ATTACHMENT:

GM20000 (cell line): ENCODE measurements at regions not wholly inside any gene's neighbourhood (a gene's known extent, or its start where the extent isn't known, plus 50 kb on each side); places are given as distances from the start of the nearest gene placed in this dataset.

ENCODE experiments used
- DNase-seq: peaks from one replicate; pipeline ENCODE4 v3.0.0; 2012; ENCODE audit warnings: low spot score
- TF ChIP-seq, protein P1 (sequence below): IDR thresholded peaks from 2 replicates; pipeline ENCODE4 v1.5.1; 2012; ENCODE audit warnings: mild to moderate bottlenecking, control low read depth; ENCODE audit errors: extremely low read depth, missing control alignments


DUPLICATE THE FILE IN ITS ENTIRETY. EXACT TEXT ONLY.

GM20000 (cell line): ENCODE measurements at regions not wholly inside any gene's neighbourhood (a gene's known extent, or its start where the extent isn't known, plus 50 kb on each side); places are given as distances from the start of the nearest gene placed in this dataset.

ENCODE experiments used
- DNase-seq: peaks from one replicate; pipeline ENCODE4 v3.0.0; 2012; ENCODE audit warnings: low spot score
- TF ChIP-seq, protein P1 (sequence below): IDR thresholded peaks from 2 replicates; pipeline ENCODE4 v1.5.1; 2012; ENCODE audit warnings: mild to moderate bottlenecking, control low read depth; ENCODE audit errors: extremely low read depth, missing control alignments